a recipe for hot cross buns that you can enjoy in the woods
Baking,  Food is Life

Hot Cross Buns Recipe- A time to slow down

With Easter around the corner, it is time for new beginnings and baking Hot Cross Buns! While there are many recipes on the net, these hot cross buns will take your breath away. A recipe that will help you rediscover the joys and stillness of slow living, to pause and take a break and to focus on moments that truly matter. The slow rising time required to make these sweet sticky buns celebrate the flavours and textures, perfumed with a hint of spices and citrus.The only investment required is your time and love! After all, that’s the recipe for all good things in life!

Because it’s not a fast track recipe, I promise you it will win your heart as you take a bite of the delicious toasted bun with lashings of butter. And the best part is, it would be a product of your love. You will want to bake these throughout the year besides Eater and share them with family and friends. These Hot cross buns will resurrect the joy and magic in your life and bring you smiles. ๐Ÿ™‚

So let’s play some music, light some candles, put on the kettle, make a cup of rosy lee and bake some Hot cross buns. But, wait!? Wouldn’t you like to read a little about my story and how the Hot Cross Buns came into my life? Food brings memories and connects the past and the present. Perhaps, you will be inspired to create your own story after reading my story. So please don’t jump straight to the recipe, let the story come to you.

My Hygge childhood with the Hot Cross Buns

As a child, I remember celebrating Easter in my grandparent’s garden with family. My aunt played the role of the family Easter Bunny. She would hide the painted eggs in the garden and on Easter morning, we would go looking for them. Followed by a cosy breakfast spread in the garden, with all kinds of treats from the local bakery, including hot cross buns, bunny-shaped chocolates and pastries. My mom would whip the eggs into waffles for all to share. Eating together is a celebration of life, a shared experience and stays with you for years.

Warm memories from my childhood envelope me into a big hug from the Easter Bunny every time I bake these buns in my kitchen, as I reminisce of the lovly days gone by. Food has that power, to bring back memories, emotions and settings of experiences from the past. You can read more about this in my article Food is Life

Hot cross buns recipe to my rescue

The last few days I have been feeling mentally and emotionally drained out and lost. Especially since I failed to meet my expectations of all the goals and targets I had set for myself. This really affected my creative flow and energy. Even if I tried, I couldn’t muster a single idea in my head. I felt like I had hit a wall. So, I decided to switch off completely from everything, give myself time to slow down.

I decided to focus on things that really mattered, to engage with myself. A big part of it was to get back to my place of love, my kitchen where I could slow down and bake. And, that’s when the recipe for these Hot Cross Buns came to my rescue. Perfect timing! With Easter approaching, it feels the time for renewal and new beginnings. I can happily confirm that I feel more centred, connected and relaxed after the process of just letting go and embracing the present moments. After all, here I am writing away this article after a big creative block has been lifted.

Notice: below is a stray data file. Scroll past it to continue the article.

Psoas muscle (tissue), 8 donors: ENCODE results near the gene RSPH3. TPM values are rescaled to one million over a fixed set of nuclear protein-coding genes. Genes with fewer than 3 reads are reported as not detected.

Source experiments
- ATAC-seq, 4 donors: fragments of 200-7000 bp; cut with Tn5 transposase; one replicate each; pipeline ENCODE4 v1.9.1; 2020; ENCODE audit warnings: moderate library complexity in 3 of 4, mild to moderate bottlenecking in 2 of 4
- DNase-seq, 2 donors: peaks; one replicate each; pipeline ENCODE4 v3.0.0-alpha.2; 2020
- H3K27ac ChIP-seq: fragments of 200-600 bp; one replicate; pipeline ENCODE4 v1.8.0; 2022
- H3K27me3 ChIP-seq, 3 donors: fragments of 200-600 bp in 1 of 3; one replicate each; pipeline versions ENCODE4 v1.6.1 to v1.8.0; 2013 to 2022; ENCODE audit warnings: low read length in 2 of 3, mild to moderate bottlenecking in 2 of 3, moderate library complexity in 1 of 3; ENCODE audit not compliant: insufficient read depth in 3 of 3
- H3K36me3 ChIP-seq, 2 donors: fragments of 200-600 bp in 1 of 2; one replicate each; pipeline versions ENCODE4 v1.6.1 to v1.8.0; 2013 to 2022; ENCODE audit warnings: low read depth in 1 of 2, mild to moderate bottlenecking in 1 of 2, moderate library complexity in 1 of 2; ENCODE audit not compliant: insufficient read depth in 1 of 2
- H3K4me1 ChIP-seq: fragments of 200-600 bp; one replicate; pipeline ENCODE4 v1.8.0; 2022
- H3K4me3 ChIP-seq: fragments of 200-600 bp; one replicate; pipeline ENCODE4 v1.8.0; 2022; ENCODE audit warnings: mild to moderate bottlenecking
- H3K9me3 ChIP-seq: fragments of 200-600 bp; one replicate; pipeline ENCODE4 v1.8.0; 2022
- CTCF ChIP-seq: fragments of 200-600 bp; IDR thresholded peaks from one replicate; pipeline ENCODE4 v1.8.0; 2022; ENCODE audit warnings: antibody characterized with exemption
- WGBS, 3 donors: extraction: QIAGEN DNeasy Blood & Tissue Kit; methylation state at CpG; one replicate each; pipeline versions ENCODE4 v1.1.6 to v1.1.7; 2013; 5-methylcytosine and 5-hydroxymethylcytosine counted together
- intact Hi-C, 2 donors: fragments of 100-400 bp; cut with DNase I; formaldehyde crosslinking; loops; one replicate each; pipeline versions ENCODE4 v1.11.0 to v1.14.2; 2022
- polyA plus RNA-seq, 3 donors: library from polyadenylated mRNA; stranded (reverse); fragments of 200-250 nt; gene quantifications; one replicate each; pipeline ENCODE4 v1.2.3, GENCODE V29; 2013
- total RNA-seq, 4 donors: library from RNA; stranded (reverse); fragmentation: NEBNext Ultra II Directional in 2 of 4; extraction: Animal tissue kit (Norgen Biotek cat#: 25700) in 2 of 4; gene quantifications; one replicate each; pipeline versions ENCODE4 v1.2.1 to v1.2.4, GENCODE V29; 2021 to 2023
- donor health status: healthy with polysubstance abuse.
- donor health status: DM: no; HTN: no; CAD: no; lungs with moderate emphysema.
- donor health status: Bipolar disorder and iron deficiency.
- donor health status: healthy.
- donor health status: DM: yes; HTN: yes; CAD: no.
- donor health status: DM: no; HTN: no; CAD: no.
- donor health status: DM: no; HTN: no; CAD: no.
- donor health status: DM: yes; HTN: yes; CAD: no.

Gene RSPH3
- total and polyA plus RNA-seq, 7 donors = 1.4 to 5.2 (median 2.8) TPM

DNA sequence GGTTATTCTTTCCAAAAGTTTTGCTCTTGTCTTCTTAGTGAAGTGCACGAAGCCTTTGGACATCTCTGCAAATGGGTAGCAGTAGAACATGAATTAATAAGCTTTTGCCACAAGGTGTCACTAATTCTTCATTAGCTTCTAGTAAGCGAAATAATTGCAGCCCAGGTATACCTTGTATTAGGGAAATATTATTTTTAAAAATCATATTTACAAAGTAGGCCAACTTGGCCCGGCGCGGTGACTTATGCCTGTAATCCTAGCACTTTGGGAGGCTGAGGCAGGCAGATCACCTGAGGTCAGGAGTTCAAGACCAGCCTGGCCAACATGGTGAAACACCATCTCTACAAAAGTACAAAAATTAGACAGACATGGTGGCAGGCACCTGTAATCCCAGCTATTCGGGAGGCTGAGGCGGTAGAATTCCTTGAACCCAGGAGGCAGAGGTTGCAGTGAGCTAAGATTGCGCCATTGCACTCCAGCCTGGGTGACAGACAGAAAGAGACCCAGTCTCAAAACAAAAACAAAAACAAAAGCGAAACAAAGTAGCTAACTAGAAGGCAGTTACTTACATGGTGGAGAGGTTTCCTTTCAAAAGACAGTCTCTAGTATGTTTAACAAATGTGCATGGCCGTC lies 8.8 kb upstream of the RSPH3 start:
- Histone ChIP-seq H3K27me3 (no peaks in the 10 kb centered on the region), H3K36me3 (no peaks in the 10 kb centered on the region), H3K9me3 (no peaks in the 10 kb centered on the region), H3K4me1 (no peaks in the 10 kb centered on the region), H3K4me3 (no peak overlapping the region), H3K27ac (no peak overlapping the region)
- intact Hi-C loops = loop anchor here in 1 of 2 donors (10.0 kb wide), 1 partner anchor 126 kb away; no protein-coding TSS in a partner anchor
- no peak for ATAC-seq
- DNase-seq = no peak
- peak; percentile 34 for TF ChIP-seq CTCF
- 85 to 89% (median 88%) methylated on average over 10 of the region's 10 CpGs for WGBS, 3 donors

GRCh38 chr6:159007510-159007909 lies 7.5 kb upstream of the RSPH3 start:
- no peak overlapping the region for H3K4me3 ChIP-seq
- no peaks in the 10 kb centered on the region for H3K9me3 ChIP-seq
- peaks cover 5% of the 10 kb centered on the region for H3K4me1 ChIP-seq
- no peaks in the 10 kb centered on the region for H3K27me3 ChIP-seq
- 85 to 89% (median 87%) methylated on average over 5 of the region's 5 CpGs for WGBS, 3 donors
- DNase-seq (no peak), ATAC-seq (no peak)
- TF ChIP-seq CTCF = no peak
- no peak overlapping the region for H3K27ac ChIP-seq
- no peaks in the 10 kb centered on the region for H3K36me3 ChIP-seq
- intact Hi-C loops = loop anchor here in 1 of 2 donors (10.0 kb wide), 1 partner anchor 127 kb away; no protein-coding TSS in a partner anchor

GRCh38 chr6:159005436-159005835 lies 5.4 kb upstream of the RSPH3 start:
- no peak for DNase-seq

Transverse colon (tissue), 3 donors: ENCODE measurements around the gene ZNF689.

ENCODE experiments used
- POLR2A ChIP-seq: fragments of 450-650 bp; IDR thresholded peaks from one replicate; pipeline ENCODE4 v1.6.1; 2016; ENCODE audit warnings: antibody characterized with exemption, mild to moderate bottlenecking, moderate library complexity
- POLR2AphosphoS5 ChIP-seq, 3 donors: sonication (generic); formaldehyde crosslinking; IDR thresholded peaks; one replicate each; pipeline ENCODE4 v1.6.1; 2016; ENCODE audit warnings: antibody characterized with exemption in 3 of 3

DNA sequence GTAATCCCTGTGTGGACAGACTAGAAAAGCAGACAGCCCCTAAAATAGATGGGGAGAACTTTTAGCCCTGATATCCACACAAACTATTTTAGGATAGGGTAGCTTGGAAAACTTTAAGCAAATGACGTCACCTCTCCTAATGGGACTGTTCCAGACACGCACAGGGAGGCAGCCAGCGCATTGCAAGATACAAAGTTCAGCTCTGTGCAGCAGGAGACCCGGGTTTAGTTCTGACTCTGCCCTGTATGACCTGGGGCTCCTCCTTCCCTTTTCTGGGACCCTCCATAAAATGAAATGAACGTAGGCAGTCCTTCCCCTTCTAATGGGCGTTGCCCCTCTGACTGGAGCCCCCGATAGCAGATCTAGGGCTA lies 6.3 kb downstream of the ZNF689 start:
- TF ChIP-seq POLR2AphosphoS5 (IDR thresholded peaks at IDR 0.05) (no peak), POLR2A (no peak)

Perhaps you can relate? What do you do to channelize yourself when lost?

Feeling overwhelmed? Slow down and bake

Are you are feeling overwhelmed right now? Did my story inspire you to slow down and focus on yourself? Switch off from everything, take a break, you owe it to yourself. If you are feeling stuck, you won’t find solutions by obsessing about them. They might come if you give yourself some time. Food has that power, probably you are not fond of cooking or baking. But hey, its Easter! New beginnings and all, right?! So let’s try something new. Try baking these lovely little English buns. The slow process of rising and baking is meditative and relaxing. Make yourself a cup of tea while you wait for the buns to rise. You will feel your mood resurrect right away, calmer and recentered.

Here’s a little tip to maximise the pleasures of this bun if you can: Pack yourself a little picnic basket and go for a little walk in the woods. If possible, build yourself a little campfire to toast these buns and enjoy them with lashings of butter. If you have kids, they will love it and cherish the memories forever.

Surrounding yourself with nurturing elements that bring you joy, whether it’s the woods, the hot cross buns, baking or anything else that you love, is the most precious gift we can give ourselves. To rediscover who we are, to remember to live the little moments, to be the true versions of ourselves is what keeps us going and makes our lives meaningful. It will be these experiences that will stay with you till the end. So don’t get stuck in the rut of running a rat race. Do you really want to remember running around like a headless chicken trying to please everyone at work or chasing your ambitions? Or do you want to remember the memories created by you of your choosing?